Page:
COVINGTON -- Having not yet come to a consensus on how to reach a balanced budget for fiscal year 2014, commissioners asked County Manager John Middleton and the finance staff at a work session Monday night to bring back two budgets for them to consider at their next work session.
One budget will be based on the current millage rate of 10.91 mils and one on the rollback rate of 11.59 mils.
Commissioners have not yet committed to adoption of the rollback rate. Budget requests total more than $4.5 million in excess of expected revenues of $45,861,727. If the current millage rate remains, the county would face an additional $1.3 million shortfall. Adopting the rollback rate would keep tax revenues at the same level they were last year.
Commissioner J.C. Henderson noted that while everyone wants a balanced budget, there's no agreement on how to do that.
"At some point, and it's going to have to be soon, we're going to have to make the tough decision," he said. The current fiscal year ends June 30. Commissioners traditionally approve a budget and adopt a millage rate for the upcoming year at their meeting on the second Tuesday in June. The county can continue to operate on the current year budget until a new one is adopted if necessary.
The Sheriff's Office is requesting the bulk of the increase in the budget. The sheriff has requested an increase from $8,850,738 to $10,801,389 on the law enforcement side and from $9,091,315 to $11,053,109 for the correctional side of the operation. The increase request amounts to about 2 mils, according to Middleton.
The sheriff is requesting capital outlay totaling about $1.3 million, including purchase of 11 patrol vehicles, vehicles for the Criminal Investigations Division and CHAMPS program, an X-ray machine and a transport van for court, along with repairs to the kitchen and inmate showers at the detention center. Forty-five percent of the county budget goes to fund law enforcement.
Commissioners ultimately decided Middleton and the finance department have the working knowledge of the departments to decide where to make cuts, but they spent and hour and half discussing concerns and brainstorming on ways to generate more revenue.
The solid waste fund loses money each year, and county appropriations for the fiscal year 2014 budget would total $750,000. On top of that, a nearly $400,000 debt payment is due this upcoming fiscal year related to a new cell constructed at Newton County Landfill.
Total revenues of $2,922,037 is required to balance the solid waste budget. Landfill fees and revenue from recycled materials would cover about $2.17 million, requiring a general fund appropriation of $750,000. Several commissioners have said they want to examine ways to make solid waste a more efficient operation and find a way to generate more revenue.
Commissioner Nancy Schulz said she's been on the board since the county started making budget cuts in 2009 and "there's almost no room for any kind of changes on the expense side because we've done that over the last four years. We've cut and we've cut and we've cut. So what we have to do now is we really have to look at the revenue side and how we generate more revenue."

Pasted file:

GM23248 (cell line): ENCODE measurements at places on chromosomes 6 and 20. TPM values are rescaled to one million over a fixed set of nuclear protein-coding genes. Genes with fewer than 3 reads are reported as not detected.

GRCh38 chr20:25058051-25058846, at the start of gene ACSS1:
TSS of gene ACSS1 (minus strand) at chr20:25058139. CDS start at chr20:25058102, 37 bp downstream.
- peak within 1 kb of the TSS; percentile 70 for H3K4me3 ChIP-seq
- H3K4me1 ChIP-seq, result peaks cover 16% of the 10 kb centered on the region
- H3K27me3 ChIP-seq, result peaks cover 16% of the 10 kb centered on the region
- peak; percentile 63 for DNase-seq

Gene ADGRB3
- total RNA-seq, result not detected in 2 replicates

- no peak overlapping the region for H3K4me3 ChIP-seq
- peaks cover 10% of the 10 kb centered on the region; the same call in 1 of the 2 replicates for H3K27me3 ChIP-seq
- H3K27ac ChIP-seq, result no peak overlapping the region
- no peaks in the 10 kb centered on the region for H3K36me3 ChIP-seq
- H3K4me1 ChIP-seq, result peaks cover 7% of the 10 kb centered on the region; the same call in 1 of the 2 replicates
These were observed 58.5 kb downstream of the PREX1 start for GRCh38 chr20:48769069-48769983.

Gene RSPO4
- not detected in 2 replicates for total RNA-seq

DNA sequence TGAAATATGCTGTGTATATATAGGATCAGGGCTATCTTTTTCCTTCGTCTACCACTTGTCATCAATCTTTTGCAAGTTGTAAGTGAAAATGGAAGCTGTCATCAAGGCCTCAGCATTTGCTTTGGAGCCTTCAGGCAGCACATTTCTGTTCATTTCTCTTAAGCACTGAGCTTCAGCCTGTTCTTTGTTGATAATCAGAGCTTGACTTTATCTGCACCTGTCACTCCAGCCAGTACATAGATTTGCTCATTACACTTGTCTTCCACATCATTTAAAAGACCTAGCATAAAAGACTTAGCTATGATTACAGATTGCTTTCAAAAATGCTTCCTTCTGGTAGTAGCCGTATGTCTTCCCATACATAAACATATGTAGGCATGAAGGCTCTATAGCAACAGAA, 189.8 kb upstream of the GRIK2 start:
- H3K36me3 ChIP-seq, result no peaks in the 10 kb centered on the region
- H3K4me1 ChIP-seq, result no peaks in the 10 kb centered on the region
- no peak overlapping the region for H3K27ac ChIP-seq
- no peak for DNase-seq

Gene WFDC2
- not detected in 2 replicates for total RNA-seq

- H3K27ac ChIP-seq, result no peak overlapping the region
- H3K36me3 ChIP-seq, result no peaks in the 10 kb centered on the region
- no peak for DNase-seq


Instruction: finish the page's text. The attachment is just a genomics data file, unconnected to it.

Commissioner Lanier Sims has proposed hiring a grant writer, which he said is working well for the city of Covington and the Sheriff's Office. Commissioner Levie Maddox said he'd like an additional $40,000 in funding to the Chamber of Commerce for economic development efforts. The county currently appropriates $120,500. Maddox recommended a funding increase annually.
Schulz said commissioners need to get a handle on legal fees, which she said have been inching up. Legal fees were budgeted at $415,500 this fiscal year and are budgeted at $447,000 for next fiscal year.
Commissioner John Douglas said that while it's not a major expense in the budget, he wants to see the wrecker service put out to bid like other services in the county.
Commissioner Henderson said at some point the commission may need to consider whether both a full-time chairman and county manager are needed.
All commissioners agreed it's imperative to restore five unpaid holidays to county employees, reducing their unpaid holidays from 10 to five.
Maddox recommended increasing funding for training of employees from $5,000 to $15,000, and resuming the annual employee picnic, which was previously held twice a year.
Those funds were cut in 2009 when layoffs began, Middleton said. "It's hard to lay 50 or 60 people off and then go have a picnic," Middleton said, adding that not expending those funds probably saved half a position.
Sims noted that the county is losing employees to better paying jobs where they can get more training. Commissioners agreed they want to move in the direction of providing more incentives for employees.
Noting that some county roads are crumbling, Schulz also stressed the need for a reasonable budget for the roads department.
The board's next budget work session is 7 p.m. Monday, June 3, in the Newton County Historic Courthouse at 1124 Clark St.